Regardless of the COVID-19 pandemic, wildfires, and terrible air quality, my cactus garden has been happy this year. Several species which usually only flower once a year have bloomed again. The local honeybees are delighted to roll around in the pollen of huge flowers. There was enough prickly pear cactus fruit that my daughter Jessica made syrup from it, and John made pancakes to celebrate!
We have four old family clocks, two of which work and one of which chimes. The sound of the two ticks and the chimes fills our downstairs with small comforting noises, even when everyone is silently interacting with their computing devices. The clocks keep time but not with each other. It is somewhat like how Terry Pratchett describes the clocks in his fictional city of Ankh-Morpork on the Discworld,
“Noon in Ankh-Morpork took some time, since twelve o’clock was established by consensus. Generally, the first bell to start was that one in the Teachers’ Guild, in response to the universal prayers of its members. Then the water clock on the Temple of Small Gods would trigger the big bronze gong. The black bell in the Temple of Fate struck once, unexpectedly, but by then the silver pedal-driven carillon in the Fools’ Guild would be tinkling, the gongs, bells and chimes of all the Guilds and temples would be in full swing, and it was impossible to tell them apart, except for the tongueless and magical octiron bell of Old Tom in the Unseen University clock tower, whose twelve measured silences temporarily overruled the din. And finally, several strokes behind all the others, was the bell of the Assassin’s Guild, which was always last.” (Terry Pratchett, Men at Arms, 1993).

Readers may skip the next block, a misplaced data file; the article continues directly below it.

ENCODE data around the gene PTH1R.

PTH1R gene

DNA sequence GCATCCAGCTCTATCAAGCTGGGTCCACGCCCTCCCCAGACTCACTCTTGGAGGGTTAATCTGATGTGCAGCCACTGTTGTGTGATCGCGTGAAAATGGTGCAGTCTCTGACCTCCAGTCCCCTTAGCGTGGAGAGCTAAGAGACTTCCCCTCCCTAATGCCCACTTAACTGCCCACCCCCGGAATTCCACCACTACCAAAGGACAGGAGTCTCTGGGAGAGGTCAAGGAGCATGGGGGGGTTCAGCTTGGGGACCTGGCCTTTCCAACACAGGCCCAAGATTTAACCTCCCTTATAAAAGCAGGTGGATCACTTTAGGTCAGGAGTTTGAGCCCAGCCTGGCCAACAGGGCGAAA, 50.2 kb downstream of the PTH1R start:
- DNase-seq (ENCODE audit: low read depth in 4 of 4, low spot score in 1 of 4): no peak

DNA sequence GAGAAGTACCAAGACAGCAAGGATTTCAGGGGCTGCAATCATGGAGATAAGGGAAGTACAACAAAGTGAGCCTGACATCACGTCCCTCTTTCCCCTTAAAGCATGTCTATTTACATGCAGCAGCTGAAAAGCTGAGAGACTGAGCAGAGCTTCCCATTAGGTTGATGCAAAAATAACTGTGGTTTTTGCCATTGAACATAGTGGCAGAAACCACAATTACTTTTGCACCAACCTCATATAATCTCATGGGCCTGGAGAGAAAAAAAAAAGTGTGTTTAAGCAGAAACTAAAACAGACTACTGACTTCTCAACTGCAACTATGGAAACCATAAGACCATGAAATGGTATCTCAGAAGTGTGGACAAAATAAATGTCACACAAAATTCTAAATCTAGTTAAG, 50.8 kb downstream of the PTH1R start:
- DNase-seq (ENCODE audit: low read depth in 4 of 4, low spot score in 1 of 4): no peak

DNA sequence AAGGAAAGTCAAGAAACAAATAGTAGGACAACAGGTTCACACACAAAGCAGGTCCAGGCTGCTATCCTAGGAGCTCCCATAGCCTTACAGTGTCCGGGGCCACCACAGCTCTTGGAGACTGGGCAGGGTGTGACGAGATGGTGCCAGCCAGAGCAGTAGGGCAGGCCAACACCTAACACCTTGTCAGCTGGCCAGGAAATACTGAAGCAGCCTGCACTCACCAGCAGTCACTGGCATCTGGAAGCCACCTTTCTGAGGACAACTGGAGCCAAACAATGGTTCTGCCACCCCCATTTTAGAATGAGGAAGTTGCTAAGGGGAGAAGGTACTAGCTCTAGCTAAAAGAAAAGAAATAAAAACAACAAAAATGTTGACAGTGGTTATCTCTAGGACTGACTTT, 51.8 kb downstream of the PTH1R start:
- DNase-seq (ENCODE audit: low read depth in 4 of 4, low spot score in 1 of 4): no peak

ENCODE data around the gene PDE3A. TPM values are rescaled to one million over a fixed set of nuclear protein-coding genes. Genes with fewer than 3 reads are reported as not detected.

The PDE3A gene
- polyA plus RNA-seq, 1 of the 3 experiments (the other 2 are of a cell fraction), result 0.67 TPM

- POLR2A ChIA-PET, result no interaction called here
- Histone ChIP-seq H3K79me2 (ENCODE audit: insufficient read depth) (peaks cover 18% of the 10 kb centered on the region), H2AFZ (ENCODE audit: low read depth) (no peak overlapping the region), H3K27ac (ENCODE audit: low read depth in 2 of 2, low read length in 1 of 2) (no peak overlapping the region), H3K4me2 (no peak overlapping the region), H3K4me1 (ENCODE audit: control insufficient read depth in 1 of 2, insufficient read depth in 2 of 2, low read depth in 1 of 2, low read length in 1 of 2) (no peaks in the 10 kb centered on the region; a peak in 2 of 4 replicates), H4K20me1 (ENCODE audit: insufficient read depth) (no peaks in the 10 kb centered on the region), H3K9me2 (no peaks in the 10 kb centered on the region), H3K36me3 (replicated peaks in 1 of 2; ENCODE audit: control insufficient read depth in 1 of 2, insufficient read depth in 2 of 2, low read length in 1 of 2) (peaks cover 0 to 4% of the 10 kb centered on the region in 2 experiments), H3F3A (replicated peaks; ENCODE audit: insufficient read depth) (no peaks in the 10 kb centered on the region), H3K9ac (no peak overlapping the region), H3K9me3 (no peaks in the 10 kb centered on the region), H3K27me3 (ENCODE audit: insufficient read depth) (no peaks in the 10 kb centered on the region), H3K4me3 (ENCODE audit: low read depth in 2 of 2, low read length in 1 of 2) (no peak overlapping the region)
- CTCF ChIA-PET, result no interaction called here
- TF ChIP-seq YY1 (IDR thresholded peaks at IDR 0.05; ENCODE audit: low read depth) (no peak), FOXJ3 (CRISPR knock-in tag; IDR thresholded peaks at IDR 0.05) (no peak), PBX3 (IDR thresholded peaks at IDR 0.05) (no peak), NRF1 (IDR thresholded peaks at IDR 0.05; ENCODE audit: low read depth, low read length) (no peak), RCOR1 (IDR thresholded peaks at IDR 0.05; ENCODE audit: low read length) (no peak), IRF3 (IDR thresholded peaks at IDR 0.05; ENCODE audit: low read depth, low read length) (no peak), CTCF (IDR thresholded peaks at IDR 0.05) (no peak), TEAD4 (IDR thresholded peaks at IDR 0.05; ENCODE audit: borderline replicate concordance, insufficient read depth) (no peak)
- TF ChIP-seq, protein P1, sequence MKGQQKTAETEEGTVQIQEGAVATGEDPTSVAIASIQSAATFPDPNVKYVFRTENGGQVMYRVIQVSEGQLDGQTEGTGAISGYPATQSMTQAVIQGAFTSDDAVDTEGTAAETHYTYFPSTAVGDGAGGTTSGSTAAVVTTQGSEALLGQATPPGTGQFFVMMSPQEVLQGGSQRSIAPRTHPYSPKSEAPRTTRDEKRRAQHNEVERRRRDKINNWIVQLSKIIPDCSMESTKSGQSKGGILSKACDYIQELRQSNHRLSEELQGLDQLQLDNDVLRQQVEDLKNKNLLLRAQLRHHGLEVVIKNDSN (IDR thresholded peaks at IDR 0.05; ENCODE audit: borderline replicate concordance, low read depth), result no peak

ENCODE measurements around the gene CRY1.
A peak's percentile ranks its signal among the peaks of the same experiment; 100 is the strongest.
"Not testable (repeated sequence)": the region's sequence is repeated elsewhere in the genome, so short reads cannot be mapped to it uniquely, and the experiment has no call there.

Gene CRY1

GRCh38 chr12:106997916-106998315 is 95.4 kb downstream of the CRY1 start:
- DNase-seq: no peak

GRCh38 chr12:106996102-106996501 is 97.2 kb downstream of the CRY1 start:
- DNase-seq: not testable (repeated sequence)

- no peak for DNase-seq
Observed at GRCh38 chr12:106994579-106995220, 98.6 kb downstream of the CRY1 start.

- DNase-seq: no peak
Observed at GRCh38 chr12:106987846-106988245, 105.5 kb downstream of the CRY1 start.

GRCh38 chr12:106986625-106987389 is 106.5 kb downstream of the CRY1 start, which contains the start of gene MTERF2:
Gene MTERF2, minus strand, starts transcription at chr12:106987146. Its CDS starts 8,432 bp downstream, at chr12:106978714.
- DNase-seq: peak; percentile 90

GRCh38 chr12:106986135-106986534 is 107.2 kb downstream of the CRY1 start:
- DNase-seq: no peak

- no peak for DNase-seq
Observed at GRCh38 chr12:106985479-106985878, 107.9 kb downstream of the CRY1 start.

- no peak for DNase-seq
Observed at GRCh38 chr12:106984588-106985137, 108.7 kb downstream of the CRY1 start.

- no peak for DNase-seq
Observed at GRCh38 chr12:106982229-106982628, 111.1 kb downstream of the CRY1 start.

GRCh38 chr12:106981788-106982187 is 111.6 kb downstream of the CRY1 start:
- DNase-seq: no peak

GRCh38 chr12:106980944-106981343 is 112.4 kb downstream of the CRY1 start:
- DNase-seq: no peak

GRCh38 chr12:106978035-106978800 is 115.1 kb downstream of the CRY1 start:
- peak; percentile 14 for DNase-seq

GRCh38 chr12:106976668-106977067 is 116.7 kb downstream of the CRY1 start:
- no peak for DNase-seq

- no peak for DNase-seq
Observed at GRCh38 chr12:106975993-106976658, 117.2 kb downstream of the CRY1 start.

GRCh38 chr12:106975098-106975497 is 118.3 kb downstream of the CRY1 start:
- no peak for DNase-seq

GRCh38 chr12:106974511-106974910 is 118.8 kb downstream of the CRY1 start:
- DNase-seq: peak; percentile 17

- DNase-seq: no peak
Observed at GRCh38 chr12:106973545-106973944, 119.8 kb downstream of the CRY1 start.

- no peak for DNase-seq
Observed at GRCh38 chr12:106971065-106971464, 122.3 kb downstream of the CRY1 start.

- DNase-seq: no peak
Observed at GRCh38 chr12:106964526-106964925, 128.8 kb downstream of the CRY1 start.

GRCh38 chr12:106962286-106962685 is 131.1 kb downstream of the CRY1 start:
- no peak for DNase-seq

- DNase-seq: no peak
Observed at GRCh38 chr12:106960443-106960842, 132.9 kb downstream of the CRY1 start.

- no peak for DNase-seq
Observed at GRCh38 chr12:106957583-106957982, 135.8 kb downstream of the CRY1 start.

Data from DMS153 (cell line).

The Junghans chiming mantle clock was a wedding present in 2000 from John’s parents. It was purchased by John’s great-grandfather Johannes Plocher in Holzhauzen, Germany. Joannes and his wife Anna gave it to their son (John’s grandfather), Karl on his wedding Adelia, in 1930. I love the art deco design on the clockworks inside the case.
I bought the Gilbert wall clock in 2008 as a birthday present for John. The clock itself is from about 1915. The Western Pacific glass is not original but is one of the reasons we like it, since we own WP668, a Western Pacific caboose. John winds up his Junghans and Gilbert clocks every week.
The two clocks which have stopped working are from my family. One is a gilt metal Rococo style clock that my father’s mother, Gladys Grace Oakes Dickinson, loved. The other is an ornate horseman clock that my mother, Eleanor Creekmore Dickinson, had since I was young. Surprisingly, even though they are from different parts of my family, both were made by the New Haven Clock Company, probably over a hundred years ago.
Update: I have been looking for more information about the New Haven Clock with the ornate warrior horseman figure. I found that a version of this clock with the exact same horse but no rider is relatively common. All of the versions I have found on the web have a top piece above the clock that is missing on ours. Sometimes the horse is on the right and sometimes on the left of the clock on the pedestal. I still have not found an exact match. My Aunt Louise Creekmore Senatore read my blog and wrote that her father (my grandfather), Robert Elmond Creekmore, was once its owner in Knoxville, Tennessee, “the Ornate Horseman clock was on my Dad’s bureau for years when I was a child. It traveled with us to Windgate (1964), stayed on his bureau, and Eleanor asked Mom for it when Dad passed away (1976).”